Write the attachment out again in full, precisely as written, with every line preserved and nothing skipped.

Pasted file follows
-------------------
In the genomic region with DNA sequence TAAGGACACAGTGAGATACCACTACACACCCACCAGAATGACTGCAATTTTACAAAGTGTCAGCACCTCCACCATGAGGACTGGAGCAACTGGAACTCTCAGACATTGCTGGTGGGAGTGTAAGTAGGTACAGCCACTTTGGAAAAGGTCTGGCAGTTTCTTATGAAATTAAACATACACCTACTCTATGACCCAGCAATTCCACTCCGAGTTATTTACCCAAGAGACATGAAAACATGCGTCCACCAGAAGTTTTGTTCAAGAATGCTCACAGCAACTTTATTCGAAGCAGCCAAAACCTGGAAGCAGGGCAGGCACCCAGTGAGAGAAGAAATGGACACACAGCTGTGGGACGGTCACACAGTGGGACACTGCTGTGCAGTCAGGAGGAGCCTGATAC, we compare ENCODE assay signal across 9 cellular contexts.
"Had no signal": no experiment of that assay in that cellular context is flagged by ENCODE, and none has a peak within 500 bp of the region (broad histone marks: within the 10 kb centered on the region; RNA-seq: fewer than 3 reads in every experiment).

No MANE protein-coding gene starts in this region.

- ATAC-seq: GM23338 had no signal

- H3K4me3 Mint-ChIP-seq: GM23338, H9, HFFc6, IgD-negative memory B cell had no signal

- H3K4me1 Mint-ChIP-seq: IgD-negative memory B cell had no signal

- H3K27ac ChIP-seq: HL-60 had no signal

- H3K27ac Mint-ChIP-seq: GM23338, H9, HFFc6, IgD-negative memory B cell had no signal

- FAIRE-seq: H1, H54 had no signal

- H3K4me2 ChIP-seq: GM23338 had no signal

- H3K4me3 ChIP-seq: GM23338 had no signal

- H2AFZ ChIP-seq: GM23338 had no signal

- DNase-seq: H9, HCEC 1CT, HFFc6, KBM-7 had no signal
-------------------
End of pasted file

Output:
In the genomic region with DNA sequence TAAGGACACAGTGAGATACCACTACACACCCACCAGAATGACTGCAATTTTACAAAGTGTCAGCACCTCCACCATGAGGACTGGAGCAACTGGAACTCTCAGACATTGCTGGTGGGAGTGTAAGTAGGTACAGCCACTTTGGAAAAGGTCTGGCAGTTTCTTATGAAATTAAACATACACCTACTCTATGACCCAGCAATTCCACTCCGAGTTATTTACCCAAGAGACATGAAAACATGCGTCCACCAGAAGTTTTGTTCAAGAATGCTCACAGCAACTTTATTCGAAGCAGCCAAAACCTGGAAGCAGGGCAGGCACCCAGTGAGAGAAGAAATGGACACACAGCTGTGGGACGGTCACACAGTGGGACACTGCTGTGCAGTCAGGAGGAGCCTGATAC, we compare ENCODE assay signal across 9 cellular contexts.
"Had no signal": no experiment of that assay in that cellular context is flagged by ENCODE, and none has a peak within 500 bp of the region (broad histone marks: within the 10 kb centered on the region; RNA-seq: fewer than 3 reads in every experiment).

No MANE protein-coding gene starts in this region.

- ATAC-seq: GM23338 had no signal

- H3K4me3 Mint-ChIP-seq: GM23338, H9, HFFc6, IgD-negative memory B cell had no signal

- H3K4me1 Mint-ChIP-seq: IgD-negative memory B cell had no signal

- H3K27ac ChIP-seq: HL-60 had no signal

- H3K27ac Mint-ChIP-seq: GM23338, H9, HFFc6, IgD-negative memory B cell had no signal

- FAIRE-seq: H1, H54 had no signal

- H3K4me2 ChIP-seq: GM23338 had no signal

- H3K4me3 ChIP-seq: GM23338 had no signal

- H2AFZ ChIP-seq: GM23338 had no signal

- DNase-seq: H9, HCEC 1CT, HFFc6, KBM-7 had no signal